We determined there were five basic activities a service marketplace needs to execute in order to prove the market viability (does my marketplace solve a problem?) of its concept. For the consumer/producer, respectively:

  1. view/post service,
  2. book/accept appointment,
  3. and send/receive payment,

and for the platform itself:

  1. analytics,
  2. and marketing.

Understanding the Landscape


For each of the activities listed above, there is an associated bucket of software tools that can be used to support it. The landscape of these tools is depicted in the image above. Briefly though, the corresponding tool required to build a digital marketplace are:

  1. Front-end builders
  2. Booking and scheduling tools
  3. Payment tools
  4. Automated marketing tools
  5. Analytics engines

Building your Prototype

By taking a tool from each bucket and integrating them appropriately, you can put together a prototype service marketplace pretty quickly. The only thing you need to remember is that as a prototype, this marketplace will necessarily be limited. The single biggest limitation is that not everything can be automated; there are going to be manual processes involved.

For the service marketplace we worked on, we started with a front-end web builder. We built a beautiful site where customers would be able to log on and view the various services and service providers. We created a quick text-based logo, uploaded it and a couple of images, and we were off to the races. 20 work hours elapsed for this process.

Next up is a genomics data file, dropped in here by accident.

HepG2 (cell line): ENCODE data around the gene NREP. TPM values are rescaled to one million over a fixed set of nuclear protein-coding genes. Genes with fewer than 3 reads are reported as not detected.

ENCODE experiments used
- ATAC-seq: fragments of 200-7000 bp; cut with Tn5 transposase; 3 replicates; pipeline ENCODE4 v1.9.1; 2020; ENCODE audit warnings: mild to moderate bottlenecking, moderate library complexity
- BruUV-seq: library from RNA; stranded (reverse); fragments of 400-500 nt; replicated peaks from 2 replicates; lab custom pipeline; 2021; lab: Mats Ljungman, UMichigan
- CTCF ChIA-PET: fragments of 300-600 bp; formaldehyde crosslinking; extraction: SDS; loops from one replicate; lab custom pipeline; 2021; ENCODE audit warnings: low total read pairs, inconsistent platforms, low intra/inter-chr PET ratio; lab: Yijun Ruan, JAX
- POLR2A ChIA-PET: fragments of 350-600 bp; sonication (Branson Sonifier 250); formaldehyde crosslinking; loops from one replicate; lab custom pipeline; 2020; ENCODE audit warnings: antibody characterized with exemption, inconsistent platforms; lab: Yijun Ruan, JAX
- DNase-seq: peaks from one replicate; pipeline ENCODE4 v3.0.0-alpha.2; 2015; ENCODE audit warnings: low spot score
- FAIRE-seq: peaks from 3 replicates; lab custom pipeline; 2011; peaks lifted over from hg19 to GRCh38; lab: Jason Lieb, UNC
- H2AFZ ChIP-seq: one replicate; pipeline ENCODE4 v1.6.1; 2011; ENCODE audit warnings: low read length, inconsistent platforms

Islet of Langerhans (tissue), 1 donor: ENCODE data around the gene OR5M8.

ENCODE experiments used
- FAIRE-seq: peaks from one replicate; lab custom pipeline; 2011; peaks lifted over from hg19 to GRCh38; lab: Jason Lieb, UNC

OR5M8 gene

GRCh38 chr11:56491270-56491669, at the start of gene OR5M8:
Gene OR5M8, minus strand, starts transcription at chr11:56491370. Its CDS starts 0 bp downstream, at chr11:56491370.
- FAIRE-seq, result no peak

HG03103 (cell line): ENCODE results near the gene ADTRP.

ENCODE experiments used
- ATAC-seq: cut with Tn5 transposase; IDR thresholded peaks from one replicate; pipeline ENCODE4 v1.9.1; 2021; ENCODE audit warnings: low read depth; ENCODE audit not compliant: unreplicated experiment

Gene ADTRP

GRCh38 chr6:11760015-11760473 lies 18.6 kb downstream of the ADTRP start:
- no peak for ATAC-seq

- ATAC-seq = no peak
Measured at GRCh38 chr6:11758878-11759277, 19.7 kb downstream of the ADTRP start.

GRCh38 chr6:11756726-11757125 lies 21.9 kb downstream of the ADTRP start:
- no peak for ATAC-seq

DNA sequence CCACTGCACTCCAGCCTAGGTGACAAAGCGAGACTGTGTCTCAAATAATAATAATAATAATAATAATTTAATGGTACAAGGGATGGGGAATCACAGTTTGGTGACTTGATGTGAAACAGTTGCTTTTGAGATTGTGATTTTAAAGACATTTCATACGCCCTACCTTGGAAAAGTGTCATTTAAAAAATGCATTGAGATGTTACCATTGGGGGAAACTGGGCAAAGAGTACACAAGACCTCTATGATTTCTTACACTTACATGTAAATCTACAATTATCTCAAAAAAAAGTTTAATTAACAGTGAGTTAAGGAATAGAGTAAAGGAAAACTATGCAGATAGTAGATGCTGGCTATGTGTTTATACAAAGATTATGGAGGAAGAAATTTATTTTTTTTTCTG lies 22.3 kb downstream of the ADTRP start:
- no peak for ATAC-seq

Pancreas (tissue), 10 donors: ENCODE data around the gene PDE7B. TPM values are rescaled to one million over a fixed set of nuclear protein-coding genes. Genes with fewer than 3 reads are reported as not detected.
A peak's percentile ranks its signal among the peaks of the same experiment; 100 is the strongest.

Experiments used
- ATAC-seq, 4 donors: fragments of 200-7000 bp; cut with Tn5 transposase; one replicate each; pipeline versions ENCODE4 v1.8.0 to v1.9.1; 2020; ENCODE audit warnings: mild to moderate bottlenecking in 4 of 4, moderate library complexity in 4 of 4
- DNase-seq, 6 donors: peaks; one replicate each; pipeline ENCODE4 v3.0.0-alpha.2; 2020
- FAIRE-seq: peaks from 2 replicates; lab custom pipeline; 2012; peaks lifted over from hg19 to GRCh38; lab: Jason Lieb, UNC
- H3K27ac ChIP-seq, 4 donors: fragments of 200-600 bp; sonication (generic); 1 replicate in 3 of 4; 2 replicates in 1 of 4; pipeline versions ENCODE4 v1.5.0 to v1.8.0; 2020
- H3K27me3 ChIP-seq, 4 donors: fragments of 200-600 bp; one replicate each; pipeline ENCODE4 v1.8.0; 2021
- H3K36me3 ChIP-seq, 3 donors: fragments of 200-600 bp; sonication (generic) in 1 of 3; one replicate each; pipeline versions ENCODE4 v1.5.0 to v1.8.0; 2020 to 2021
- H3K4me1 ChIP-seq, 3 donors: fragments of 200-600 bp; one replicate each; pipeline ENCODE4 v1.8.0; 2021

We then did our homework on booking and scheduling tools. We needed a service that would be compatible with our front-end website tool and would allow multiple service providers to update their availability and accept appointments. Finding the right service took a little while but plugging it in was a snap. We then linked the scheduler to our email and calendar so we'd receive notifications of bookings and we were on to the next step. This process took 20 work hours.

Connecting a payment tool was a breeze. We tested the payment functionality by paying ourselves to ensure everything was working properly. We spent 4 work hours on this task.

Now we needed to get the word out through marketing. We designed a few ads and defined our target strategy. We also rounded up as many emails as we could to combine a direct mail campaign with our social media ad buy. With a few hundred dollars in advertising and some good design work, we had requests rolling in. The execution took 4 work hours.

When it came to analytics, our main goal was to calculate the percentage of people who saw our ads and followed through to book our service. This data helped inform our understanding of the idea's market viability. For our purposes, all the metrics were tracked by our marketing and front-end tools. However, if you need to measure a KPI that isn't tracked by those tools, there are plenty of other available options. The key is to prioritize what metrics matter and track those effectively. From there, it's a matter of experimenting quickly to see what moves the needle forward.

Like with all other 3rd party services, analytics engines are a breeze to set up. Throwing in a few extra hours when analytics is needed and you are still near 48 work hours to set up a working prototype service marketplace. After you've successfully tested your idea, the next step is achieving product-market fit, which will require custom mobile app software development.